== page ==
by: Timothy Villareal on May 27th, 2016 | No Comments »
President Obama’s speech today in Hiroshima did not contain the word “atonement.” Nevertheless, the spirit of atonement was carried throughout. It was not only the most remarkable speech of Barack Obama’s presidency, it is arguably the most remarkable speech given by any U.S. president, ever.
In concluding his speech, President Obama said:
Those who died, they are like us. Ordinary people understand this, I think. They do not want more war. They would rather that the wonders of science be focused on improving life and not eliminating it. When the choices made by nations, when the choices made by leaders, reflect this simple wisdom, then the lesson of Hiroshima is done.
The world was forever changed here, but today the children of this city will go through their day in peace. What a precious thing that is. It is worth protecting, and then extending to every child. That is a future we can choose, a future in which Hiroshima and Nagasaki are known not as the dawn of atomic warfare but as the start of our own moral awakening.
There are so many areas in which to critique President Obama’s tenure in office, and yet there are times, like today, that I am grateful to have a sitting president whose core intention is to seek the greater good of all humankind. Yes, it is disappointing that he has presided over a wholly corrupt military system and has done nothing to change it: namely, a military system that lures young men and women with financial and emotional enticements to fight the nation’s wars, all while the rest of the nation, whatever their politics, goes about the charade of “supporting the troops,” as if morally tolerating the corrupt military machine that has and is devouring their lives can remotely approximate the notion of loving fraternity. We have a long way to go as a nation, from President Obama to the men and women of Mainstreet, to atone for our toleration of this ongoing assault on the sanctity of human life.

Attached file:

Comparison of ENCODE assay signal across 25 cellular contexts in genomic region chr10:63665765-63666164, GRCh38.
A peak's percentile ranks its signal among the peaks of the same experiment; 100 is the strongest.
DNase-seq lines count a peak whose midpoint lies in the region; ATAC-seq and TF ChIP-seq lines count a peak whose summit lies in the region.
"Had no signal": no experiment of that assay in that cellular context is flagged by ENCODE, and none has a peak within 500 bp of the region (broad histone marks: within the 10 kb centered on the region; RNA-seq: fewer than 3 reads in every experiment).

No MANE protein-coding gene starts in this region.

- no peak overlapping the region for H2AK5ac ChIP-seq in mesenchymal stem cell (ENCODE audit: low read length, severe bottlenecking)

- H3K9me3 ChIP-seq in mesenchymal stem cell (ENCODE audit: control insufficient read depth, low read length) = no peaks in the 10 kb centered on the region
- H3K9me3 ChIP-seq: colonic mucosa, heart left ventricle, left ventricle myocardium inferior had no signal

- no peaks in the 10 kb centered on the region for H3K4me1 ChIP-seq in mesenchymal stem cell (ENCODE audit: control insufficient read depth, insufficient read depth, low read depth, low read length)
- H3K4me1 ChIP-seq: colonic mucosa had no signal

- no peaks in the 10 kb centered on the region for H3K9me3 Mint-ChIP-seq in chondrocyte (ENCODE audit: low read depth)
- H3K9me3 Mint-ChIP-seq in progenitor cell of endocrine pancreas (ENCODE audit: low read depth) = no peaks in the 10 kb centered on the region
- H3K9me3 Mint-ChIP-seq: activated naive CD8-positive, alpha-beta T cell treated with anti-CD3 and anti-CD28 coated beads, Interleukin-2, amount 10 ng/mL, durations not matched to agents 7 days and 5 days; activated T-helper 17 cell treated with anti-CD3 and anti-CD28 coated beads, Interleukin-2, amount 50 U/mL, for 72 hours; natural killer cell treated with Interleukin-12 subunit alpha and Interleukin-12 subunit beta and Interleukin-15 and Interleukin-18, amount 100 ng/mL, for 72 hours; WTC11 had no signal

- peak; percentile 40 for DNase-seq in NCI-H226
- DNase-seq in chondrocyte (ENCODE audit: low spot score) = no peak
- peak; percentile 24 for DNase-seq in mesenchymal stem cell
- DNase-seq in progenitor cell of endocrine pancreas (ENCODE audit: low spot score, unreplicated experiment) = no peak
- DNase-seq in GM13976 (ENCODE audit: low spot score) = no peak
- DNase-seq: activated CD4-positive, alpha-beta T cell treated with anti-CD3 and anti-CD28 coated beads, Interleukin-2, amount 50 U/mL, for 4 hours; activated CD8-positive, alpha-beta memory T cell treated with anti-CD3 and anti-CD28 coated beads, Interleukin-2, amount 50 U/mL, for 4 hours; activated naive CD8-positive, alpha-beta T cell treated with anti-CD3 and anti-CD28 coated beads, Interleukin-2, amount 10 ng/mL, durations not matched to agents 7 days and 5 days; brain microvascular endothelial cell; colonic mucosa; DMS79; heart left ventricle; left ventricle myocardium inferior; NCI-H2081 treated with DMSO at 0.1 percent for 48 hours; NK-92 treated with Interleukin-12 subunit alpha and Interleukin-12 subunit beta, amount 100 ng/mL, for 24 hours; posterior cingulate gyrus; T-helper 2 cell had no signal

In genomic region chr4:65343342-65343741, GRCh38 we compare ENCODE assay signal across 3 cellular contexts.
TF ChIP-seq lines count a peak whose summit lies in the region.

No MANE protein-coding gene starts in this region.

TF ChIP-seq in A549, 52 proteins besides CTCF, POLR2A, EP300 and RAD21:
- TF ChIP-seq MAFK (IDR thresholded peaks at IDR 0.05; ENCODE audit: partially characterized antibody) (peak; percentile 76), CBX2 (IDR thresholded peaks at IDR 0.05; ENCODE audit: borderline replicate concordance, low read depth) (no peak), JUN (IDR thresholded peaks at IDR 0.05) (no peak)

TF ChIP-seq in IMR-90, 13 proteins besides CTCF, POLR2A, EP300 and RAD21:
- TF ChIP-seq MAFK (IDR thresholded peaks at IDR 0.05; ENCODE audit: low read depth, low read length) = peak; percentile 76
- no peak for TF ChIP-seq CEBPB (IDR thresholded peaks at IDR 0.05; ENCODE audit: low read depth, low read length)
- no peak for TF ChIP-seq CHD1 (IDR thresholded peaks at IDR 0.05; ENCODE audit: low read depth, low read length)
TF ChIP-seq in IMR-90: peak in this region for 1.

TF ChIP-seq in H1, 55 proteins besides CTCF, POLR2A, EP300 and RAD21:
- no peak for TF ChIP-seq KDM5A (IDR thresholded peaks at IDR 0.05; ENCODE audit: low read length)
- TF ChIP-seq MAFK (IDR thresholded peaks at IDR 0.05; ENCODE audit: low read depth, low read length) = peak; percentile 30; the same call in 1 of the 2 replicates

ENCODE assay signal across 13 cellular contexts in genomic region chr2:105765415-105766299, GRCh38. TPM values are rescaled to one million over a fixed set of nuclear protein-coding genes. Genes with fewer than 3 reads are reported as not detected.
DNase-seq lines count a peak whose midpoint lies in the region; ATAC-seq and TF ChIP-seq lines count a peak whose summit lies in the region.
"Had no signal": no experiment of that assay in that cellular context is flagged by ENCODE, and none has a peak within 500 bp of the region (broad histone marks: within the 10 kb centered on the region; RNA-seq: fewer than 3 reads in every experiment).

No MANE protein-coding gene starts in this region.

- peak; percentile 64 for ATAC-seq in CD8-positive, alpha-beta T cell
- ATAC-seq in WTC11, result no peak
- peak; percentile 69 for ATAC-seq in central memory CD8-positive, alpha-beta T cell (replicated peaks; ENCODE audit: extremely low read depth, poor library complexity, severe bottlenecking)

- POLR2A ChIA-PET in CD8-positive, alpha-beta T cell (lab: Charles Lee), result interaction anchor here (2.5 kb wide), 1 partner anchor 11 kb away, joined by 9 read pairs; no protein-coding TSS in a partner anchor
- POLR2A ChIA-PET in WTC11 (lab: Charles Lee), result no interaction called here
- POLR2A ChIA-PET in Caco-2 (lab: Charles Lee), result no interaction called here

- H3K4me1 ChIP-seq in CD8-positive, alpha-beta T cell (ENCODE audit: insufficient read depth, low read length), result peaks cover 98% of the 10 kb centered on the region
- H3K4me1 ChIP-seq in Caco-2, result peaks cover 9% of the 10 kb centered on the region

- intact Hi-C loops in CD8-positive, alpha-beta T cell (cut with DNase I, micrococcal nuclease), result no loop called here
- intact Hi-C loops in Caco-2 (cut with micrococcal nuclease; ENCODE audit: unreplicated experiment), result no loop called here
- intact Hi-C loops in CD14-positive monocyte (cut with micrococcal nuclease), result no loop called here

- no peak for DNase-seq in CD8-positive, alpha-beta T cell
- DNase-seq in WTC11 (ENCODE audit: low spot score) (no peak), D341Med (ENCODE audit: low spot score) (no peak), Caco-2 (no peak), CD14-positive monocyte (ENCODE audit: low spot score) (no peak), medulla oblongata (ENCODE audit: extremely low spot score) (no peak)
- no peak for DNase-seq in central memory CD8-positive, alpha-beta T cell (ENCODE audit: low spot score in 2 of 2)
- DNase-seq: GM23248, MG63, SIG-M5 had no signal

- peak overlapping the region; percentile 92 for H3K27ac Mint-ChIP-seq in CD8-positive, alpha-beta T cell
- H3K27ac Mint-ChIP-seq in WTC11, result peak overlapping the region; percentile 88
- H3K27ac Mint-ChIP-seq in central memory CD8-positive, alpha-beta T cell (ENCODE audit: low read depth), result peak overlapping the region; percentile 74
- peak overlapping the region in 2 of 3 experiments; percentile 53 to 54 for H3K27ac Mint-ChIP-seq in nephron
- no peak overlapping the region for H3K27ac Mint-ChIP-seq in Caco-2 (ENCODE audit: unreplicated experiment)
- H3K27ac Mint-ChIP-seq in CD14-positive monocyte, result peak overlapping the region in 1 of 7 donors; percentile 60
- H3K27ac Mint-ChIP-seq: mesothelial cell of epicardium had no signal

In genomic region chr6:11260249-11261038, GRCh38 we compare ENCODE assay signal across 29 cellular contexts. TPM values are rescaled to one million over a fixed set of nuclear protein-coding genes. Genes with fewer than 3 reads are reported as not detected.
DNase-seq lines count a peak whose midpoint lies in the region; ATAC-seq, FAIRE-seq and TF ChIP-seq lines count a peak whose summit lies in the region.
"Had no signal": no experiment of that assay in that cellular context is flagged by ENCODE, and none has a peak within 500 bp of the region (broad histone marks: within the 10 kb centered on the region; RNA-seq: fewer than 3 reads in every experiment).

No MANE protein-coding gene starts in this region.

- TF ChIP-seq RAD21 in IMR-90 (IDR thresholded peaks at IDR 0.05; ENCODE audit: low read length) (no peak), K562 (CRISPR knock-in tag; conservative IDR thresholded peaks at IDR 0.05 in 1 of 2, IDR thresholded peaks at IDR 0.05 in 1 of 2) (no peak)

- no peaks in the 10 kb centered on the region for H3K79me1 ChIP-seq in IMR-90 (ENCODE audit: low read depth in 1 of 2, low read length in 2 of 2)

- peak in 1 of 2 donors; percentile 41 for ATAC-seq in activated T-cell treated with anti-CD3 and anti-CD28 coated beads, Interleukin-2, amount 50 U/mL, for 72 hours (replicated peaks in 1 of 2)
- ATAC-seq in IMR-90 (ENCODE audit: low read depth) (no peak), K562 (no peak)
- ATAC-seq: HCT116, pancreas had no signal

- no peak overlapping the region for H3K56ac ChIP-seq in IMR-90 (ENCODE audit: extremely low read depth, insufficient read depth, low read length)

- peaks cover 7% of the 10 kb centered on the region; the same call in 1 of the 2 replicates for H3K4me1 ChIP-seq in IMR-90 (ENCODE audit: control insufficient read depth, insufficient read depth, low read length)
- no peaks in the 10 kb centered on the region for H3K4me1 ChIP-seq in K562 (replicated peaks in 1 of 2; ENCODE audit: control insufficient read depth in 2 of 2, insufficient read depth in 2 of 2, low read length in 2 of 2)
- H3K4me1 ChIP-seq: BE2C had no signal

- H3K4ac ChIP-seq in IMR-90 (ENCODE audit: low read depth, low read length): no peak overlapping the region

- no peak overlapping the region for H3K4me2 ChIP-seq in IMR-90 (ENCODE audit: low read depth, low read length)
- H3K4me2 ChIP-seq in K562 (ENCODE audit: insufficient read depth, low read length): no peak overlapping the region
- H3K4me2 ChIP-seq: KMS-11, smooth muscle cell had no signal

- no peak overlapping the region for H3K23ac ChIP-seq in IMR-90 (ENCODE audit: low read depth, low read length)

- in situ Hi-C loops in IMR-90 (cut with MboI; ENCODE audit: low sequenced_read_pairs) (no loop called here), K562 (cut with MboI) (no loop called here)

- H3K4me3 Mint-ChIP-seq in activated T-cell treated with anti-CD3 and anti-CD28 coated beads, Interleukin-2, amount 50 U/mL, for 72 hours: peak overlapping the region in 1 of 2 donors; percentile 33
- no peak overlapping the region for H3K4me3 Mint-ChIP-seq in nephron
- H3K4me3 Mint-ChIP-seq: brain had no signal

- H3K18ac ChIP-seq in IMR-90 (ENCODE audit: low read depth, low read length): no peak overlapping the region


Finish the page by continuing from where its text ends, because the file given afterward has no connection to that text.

Yet I give President Obama credit for at least endeavoring throughout his presidency, and the last two years in particular, to create the emotional space for the American people to atone for our sins as a nation. Politicians do not succeed at their primary craft – winning elections – by creating that emotional space, and that largely holds true for Barack Obama as well. Yet that space, that space for genuine national atonement, has been carved by this president. It may be a small space for now, but it is something that we can, I believe must, expand upon.